More than 70 people weighed in Tuesday on whether oil drilling should be allowed in rural Huasna Valley.
San Luis Obispo County supervisors held a half-day hearing on the Excelaron oil project. Most of the day was spent on public comment, with the speakers evenly divided between those wanting to see the project move ahead and many residents of the valley who said oil drilling is inconsistent with the area’s remote rural character.
Supervisors made no decision and scheduled a second hearing date for Aug. 21, when a decision is expected. The Planning Commission denied the project in March, and the oil company Excelaron appealed the ruling to the Board of Supervisors.
The company has proposed drilling as many as 12 oil wells on the Mankins Ranch that would produce a maximum of 1,000 barrels a day. The Planning Commission found the project to be incompatible with the Huasna Valley, citing concerns about noise, aesthetics, odors, spills and fire danger.
Never miss a local story.
In response, Excelaron says the project has been designed to minimize these impacts. The company offered a new alternative Tuesday that would shift activity away from a drilling pad that has the most noise and visual impacts.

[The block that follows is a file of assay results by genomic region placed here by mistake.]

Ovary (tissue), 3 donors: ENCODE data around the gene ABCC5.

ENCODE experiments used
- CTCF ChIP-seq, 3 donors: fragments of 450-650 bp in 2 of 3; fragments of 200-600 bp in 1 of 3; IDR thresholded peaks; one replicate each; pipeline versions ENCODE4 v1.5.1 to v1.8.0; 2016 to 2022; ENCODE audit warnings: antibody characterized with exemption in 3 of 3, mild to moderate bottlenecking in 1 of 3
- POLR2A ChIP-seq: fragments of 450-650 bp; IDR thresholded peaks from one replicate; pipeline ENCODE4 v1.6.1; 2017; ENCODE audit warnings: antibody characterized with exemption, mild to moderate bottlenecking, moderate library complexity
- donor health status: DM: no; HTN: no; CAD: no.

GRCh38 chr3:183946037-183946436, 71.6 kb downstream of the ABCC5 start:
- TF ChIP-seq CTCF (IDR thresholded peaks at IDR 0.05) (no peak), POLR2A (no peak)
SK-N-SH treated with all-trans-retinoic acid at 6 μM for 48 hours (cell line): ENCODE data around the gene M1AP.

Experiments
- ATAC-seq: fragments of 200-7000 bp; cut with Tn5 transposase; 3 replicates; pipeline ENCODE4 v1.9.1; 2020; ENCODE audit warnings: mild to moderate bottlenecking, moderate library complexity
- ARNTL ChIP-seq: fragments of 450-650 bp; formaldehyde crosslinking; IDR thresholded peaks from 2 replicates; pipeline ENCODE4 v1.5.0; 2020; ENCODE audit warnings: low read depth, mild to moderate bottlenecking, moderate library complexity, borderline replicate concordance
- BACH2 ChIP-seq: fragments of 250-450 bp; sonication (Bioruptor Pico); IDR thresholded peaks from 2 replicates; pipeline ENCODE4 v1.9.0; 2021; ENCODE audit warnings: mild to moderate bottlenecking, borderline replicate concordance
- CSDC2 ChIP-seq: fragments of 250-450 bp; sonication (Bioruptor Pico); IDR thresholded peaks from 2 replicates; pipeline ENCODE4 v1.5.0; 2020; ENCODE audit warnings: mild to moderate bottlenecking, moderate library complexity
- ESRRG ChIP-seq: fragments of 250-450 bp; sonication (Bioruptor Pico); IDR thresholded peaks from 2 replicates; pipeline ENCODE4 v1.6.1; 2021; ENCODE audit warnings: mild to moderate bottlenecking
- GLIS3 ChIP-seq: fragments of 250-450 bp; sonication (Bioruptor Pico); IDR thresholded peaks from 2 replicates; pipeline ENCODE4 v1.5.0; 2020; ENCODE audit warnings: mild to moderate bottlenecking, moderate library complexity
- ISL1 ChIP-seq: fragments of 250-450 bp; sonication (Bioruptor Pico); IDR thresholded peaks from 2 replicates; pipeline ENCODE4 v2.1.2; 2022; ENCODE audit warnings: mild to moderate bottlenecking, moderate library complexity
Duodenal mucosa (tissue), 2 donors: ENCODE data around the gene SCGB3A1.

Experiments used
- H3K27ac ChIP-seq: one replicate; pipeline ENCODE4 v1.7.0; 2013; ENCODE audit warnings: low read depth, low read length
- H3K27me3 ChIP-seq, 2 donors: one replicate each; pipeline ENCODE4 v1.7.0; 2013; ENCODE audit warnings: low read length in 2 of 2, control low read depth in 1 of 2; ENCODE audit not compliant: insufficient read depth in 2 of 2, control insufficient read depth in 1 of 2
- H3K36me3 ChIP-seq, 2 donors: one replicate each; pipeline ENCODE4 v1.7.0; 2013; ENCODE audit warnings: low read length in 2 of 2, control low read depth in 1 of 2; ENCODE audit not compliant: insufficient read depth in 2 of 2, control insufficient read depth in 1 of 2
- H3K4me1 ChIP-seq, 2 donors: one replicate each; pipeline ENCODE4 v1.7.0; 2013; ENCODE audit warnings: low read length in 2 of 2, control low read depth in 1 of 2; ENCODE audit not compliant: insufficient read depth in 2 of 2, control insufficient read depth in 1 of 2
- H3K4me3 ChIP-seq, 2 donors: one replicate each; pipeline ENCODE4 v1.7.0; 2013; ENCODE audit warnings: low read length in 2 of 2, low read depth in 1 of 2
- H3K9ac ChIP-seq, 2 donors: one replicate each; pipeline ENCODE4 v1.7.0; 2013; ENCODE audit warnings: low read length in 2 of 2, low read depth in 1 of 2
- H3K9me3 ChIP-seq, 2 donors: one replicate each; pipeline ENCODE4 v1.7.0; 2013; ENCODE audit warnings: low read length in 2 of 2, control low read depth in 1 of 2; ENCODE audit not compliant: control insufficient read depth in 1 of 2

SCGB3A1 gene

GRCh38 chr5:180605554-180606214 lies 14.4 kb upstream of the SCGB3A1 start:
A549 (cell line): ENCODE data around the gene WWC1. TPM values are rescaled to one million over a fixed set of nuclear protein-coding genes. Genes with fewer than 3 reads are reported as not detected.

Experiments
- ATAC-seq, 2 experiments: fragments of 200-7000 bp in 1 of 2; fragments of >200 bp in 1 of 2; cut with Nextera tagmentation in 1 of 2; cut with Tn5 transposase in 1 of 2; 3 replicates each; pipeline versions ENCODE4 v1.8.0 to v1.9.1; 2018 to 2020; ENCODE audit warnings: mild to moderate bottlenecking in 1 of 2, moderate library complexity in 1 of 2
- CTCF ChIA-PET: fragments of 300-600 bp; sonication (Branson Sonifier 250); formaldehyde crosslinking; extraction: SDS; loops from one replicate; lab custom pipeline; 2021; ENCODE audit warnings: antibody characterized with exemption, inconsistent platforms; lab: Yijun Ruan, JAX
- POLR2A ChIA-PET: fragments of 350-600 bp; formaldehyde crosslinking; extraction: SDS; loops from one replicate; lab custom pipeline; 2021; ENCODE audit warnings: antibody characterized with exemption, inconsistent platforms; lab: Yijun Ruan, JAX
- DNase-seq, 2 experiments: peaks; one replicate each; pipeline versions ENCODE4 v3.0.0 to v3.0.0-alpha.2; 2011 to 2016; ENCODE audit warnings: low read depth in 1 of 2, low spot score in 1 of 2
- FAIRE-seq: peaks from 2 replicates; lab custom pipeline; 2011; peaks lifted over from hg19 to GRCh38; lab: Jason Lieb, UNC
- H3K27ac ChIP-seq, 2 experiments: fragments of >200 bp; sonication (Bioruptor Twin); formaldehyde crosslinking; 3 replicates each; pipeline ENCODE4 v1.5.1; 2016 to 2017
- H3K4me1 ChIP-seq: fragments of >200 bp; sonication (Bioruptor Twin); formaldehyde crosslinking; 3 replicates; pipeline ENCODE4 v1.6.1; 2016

Many supporters of the project wore stickers saying “Solar for Schools,” a reference to Excelaron’s offer to pay $1 per barrel of oil into a fund that would pay for installing solar panels in schools in the county. They said the project would create jobs and produce a commodity the country needs.
“I support this project and love the Huasna,” said John Porter, whose family owns the Porter Ranch adjacent to the oil project.
Many valley residents said they were opposed to the project and wore lapel pins with big red hearts. They said oil drilling would spoil the quiet rural character of the valley and would reduce the value of their property.
“Would you choose to be next to an oil field?” valley resident Diane Moody asked.
Fred Collins of the Northern Chumash Tribal Council said the country needs to move away from fossil fuels and protect areas like the Huasna Valley.
“This area is one of the most pristine in San Luis Obispo County,” he said. “It’s a cathedral.”